Gary K. Wolfe
Re: Gardner’s point, the only time I actually had an SF book ripped out of my hands was when my dad caught me reading Sturgeon’s The Cosmic Rape, which now that I think of it wasn’t a very fortuitous title for a novel likely to be read by kids; maybe someone at Dell wasn’t thinking clearly. But when my dad then wondered why I couldn’t read “good” books like Mrs. Wiggs of the Cabbage Patch, I knew we were never going to be on the same page. That’s probably when my under-the-covers-with-a-flashlight period of reading began.
Guy: You’re assuming there have to be reading lists. There’s no tragedy in Vance? So I guess everything is good the way it is. Still 80% of my students aren’t interested in reading. I ask them about it every semester.
Heinlein’s juvies may seem “dated” to us, but would they seem any more dated to an audience of contemporary kids than the Jules Verne or H.G. Wells novels I scarfed down as an adolescent seemed to me then? Science fiction may not age well, but good storytelling never goes stale, and I suspect some kids who pick up the Heinlein juvies today, if they like the story being told, won’t be mind the absence of computers, or cellphones, or other paraphernalia that punctuates the landscape of contemporary SF for young readers.
Stefan, that’s dead on, in my opinion.
And I’ll add to that – I wasn’t a huge fan of Treasure Island because it was a girl-less landscape and there was no place to imagine myself. Heinlein at least acknowledged that girls existed, which was pretty important to a kid who existed on daydreams, popsicles, and a continuous stream of the written word in whatever form I could find.
These kids were all boys, so I doubt that it was the girl-less landscape that was putting them off. Treasure Island was “too hard to read” because it took place in a world that was very different from the everyday world they were used to, with different customs and expectations, and they didn’t understand the language and terminology being employed. Same could be said of a science fiction novel.About twenty years ago, I sat in on a science fiction course being taught in college, and all the kids were moaning and banging their heads on the desk because they were being forced to read Ursula K. Le Guin’s The Left Hand of Darkness, and it was “too hard to read” and “boring.”I wonder if anything you don’t want to read that you’re required to read isn’t too hard and boring.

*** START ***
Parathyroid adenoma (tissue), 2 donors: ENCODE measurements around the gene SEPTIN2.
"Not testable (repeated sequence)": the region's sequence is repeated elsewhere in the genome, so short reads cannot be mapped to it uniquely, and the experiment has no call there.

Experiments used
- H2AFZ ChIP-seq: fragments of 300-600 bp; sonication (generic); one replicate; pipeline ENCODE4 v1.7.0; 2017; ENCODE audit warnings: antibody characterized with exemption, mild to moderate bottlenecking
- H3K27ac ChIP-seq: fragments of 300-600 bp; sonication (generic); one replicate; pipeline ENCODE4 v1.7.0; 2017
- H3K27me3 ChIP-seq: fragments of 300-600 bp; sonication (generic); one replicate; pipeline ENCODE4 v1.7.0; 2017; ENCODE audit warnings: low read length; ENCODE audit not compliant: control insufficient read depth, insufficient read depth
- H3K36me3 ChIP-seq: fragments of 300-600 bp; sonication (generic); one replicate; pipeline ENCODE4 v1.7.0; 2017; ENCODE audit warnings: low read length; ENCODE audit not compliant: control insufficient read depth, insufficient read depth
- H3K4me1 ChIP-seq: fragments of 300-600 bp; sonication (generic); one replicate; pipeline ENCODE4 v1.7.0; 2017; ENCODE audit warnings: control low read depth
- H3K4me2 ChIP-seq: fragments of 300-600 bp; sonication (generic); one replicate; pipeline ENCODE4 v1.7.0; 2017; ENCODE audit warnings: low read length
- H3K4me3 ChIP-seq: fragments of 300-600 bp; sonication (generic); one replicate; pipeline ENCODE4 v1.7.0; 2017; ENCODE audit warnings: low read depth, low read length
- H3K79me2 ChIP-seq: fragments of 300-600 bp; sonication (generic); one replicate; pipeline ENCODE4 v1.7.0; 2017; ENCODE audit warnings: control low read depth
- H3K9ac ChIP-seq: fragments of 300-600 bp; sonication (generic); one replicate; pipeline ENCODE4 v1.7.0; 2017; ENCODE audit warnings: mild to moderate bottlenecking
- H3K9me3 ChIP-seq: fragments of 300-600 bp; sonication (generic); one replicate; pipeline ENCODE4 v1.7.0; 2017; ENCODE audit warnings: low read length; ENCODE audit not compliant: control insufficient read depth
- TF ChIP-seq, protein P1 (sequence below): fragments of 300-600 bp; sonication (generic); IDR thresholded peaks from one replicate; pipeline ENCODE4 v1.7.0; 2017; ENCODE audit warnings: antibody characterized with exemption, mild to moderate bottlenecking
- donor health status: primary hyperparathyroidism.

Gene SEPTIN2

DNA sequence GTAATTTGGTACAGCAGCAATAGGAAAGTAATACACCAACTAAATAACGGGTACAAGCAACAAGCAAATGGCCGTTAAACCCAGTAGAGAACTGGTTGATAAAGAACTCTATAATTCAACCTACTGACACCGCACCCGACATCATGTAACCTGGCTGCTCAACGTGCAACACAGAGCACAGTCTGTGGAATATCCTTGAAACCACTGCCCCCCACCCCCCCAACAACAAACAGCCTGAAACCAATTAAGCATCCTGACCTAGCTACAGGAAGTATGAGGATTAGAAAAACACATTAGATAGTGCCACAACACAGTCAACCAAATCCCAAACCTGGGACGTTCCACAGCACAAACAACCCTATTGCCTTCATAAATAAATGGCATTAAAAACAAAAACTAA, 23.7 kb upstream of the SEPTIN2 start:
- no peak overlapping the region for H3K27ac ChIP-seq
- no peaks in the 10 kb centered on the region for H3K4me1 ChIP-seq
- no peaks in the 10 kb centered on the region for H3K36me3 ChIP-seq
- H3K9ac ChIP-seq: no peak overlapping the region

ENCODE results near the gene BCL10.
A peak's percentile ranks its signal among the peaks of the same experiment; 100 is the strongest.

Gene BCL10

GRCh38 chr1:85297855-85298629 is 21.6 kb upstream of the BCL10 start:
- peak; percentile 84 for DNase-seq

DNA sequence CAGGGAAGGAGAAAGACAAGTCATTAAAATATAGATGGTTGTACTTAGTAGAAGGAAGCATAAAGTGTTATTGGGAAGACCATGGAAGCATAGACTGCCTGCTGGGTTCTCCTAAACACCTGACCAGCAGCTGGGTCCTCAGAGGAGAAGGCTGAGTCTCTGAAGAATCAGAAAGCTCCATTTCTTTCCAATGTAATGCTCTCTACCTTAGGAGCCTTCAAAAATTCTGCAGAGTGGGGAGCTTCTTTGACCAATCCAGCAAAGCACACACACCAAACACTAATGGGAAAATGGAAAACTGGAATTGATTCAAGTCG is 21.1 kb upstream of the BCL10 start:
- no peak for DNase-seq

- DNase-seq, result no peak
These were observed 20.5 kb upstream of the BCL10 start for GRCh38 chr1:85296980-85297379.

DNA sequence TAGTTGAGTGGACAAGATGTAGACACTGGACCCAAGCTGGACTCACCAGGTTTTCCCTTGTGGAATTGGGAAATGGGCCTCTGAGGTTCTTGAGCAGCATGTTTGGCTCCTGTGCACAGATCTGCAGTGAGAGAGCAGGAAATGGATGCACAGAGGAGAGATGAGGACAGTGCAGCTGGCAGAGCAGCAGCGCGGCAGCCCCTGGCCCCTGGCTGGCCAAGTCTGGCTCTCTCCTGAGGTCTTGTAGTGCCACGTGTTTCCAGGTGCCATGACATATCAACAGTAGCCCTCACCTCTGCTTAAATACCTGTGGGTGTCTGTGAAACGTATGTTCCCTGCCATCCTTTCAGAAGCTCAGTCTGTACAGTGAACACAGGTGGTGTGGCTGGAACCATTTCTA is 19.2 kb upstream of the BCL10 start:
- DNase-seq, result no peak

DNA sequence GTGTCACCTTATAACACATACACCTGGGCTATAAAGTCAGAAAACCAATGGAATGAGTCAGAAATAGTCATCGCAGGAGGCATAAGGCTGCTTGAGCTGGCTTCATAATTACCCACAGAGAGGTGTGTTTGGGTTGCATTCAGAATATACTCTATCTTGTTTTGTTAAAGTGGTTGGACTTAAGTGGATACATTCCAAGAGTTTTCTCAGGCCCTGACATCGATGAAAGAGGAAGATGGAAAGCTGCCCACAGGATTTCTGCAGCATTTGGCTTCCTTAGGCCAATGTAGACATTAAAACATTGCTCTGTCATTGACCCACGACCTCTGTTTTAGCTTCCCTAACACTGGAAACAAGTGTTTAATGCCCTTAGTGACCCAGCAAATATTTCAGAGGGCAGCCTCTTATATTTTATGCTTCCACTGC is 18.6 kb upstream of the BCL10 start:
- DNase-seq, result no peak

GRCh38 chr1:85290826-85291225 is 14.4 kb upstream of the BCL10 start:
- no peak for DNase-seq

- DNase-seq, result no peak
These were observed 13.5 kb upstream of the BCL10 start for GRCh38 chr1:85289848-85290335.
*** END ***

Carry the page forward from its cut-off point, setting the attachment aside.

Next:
Guy Gavriel Kay
When all is permitted, co-opted by the system, where do we find the subversive? And what does the system DO to our subversive literature when it takes it over and assigns essays on Heinlein’s politics? If we’re angry at the man, do we really get less angry when he panders to us? Or do we learn contempt?
I am astonished at the thought of high school students being required to read Death of a Salesman, and wouldn’t recommend it for a high school reading list. The Crucible, on the other hand, might be interesting to them. Or might not. Most of my students have, I suspect, never heard of Arthur Miller.
The problem is that “subversive” has become as much a marketing category as anything else.
Guy Gavriel Kay
But that astonishment’s going to depress me again: high school students can be seventeen or eighteen! They can vote, some of them! Have we therefore decided that the play is ‘too much’ for them? Is 25 really the new 15? It feels so, and if that’s the case, then it has huge implications for art, and more than art, and we’re seeing that play out.
As I said before, this is not about assessing the MERIT of the play (not my own favourite) but make it Shakespeare. We started with Caesar in Grade 7, then Dream in 8, then Henry V in 9, in a very ordinary public school in Winnipeg, Manitoba. That’s kids of 11-14. (Studied Of Human Bondage in Grade 9 or 10 English, too. Try to imagine it now. And then we need to think about why it is unimaginable.)
I am not, by the way, arguing at all for tracking back that way … no possible way it happens.
It’s not that the play is too much for them, it’s that the play isn’t enough for them.